Horizontal and Vertical Relationships
When we start to draw many times we are so focused on the object’s smaller pieces and details and we miss the larger picture. Then our drawing pays the price. Whenever you draw or even paint at least half of the drawing or painting is double, and triple-checking the basic relationships of objects. One of the greatest tools in the artist’s arsenal is the use of “Horizontal and Vertical” relationships!
This is a portrait that I drew and I decided it would be good to break it down into the horizontal and vertical alignments to show how those helped create a better drawing of this person. Let’s get started!
1. The Person that I Drew
Many times when we are drawing something especially complex like a portrait we can get overwhelmed. When this happens, it’s always best to simplify any object we are drawing by using measuring and construction techniques to take the guesswork out of it. Horizontal and Vertical alignments are just another step to this process. Using a pencil use level lines(horizontal) and plumb(vertical) lines to check what is in line with something else or where they are in relationship to the entire shape. In this case, that shape is the head or egg-like shape. The next picture shows these vertical and horizontal alignments imposed over the photo of the model.
2. The Alignments I Used
This shows all the alignments I was watching or recording while I was drawing. This was in addition to measurements and head construction. Without the measurements the alignments are worth very much so here is the process I used. I would start with the basic head construction using a modified Loomis method or a modified egg shape. Then I would mark the basic eye, nose, and mouth lines measuring those for the person’s likeness. I then laid out the 3 eye spaces, since this is a 3/4 view I use the 3 spaces of the eyes and nose space and then use those eye spaces to measure the rest of the head. Then I use the alignments to check the drawing to make sure that everything is in the right place. Such as normally the cheekbone is in front of the brow but on her the brow is further out. Usually the ear is above the nose line but on her the ear is below the nose line. The chin aligns with the right side of the nose (my right not hers), The neck starts at the about where the left corner of the mouth is, this is where this technique shows it’s strength it helps you be more aware of where stuff is base on the location of other stuff.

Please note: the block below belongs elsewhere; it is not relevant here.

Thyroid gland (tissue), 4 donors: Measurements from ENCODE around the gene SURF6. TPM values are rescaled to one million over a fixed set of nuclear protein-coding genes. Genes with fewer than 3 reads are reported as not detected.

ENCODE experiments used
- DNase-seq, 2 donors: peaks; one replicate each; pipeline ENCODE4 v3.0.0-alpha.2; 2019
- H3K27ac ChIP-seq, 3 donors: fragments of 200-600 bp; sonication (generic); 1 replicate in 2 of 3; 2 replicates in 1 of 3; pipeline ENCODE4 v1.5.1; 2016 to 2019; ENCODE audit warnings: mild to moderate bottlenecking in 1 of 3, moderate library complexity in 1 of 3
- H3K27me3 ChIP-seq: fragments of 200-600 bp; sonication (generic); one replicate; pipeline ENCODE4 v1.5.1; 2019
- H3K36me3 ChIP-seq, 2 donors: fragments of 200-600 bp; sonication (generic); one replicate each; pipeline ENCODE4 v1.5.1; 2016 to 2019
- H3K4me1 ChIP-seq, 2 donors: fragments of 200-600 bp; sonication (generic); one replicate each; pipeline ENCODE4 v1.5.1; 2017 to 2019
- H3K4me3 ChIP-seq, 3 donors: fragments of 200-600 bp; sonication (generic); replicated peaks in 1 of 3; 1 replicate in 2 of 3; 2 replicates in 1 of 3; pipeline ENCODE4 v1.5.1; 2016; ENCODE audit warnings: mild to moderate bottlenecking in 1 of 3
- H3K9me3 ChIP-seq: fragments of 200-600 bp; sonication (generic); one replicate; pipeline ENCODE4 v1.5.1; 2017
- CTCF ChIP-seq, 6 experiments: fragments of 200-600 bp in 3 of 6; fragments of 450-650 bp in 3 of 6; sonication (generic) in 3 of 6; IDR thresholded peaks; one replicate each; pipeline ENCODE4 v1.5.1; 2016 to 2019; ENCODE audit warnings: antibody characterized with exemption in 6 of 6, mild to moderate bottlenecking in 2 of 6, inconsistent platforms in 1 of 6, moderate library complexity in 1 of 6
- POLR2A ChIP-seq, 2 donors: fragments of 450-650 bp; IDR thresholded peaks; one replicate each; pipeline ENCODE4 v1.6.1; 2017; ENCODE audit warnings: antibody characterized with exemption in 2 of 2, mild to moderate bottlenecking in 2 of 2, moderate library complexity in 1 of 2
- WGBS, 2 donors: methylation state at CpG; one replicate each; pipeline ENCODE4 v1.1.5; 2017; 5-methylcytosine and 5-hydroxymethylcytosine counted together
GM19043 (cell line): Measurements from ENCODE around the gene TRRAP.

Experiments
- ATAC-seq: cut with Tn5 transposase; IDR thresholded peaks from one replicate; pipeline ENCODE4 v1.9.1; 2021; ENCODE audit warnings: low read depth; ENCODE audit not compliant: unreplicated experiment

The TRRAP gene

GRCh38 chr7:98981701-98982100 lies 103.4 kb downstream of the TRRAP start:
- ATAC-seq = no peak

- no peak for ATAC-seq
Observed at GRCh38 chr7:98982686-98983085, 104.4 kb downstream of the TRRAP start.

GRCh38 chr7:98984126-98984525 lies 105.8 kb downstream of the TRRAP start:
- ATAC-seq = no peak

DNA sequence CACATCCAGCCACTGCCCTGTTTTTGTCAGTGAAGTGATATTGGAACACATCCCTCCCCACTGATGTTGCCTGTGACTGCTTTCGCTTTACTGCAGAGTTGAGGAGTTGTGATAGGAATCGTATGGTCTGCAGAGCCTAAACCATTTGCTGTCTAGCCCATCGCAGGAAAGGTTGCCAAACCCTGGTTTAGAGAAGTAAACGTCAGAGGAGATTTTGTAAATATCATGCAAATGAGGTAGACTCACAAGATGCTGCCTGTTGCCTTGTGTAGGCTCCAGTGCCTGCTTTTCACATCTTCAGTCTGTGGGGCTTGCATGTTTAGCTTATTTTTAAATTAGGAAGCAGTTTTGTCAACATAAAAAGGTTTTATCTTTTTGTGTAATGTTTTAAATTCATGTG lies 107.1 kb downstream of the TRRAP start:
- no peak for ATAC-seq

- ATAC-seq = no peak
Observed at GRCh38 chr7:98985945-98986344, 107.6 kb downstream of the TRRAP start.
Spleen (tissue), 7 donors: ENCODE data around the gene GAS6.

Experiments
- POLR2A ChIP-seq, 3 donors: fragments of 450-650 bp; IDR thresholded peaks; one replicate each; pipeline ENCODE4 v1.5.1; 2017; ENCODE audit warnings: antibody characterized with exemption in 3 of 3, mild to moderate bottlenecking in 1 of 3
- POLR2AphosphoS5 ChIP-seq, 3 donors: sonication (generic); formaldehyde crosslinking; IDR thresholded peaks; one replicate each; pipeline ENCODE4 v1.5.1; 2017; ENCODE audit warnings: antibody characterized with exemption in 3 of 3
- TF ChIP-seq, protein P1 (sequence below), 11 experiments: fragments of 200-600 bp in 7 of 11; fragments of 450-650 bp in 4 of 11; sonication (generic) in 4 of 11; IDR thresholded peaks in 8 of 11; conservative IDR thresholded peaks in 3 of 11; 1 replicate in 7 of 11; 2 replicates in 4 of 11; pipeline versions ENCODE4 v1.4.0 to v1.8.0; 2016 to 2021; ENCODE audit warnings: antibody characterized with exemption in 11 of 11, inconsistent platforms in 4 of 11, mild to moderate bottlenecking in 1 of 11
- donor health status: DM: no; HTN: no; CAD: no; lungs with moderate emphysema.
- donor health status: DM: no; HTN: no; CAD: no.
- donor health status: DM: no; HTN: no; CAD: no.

*3. Extra Tip*
Because this is a 3/4 view it’s super important to find the middle line of the face to check for symmetry. This shows a line running down the middle of her face I always draw this line in when doing portraits. It really helps!
4. The finished Drawing
I hope when you are drawing you will start to look more at the vertical and horizontal alignments or relationships. It will help your drawing immensely. Give it a shot!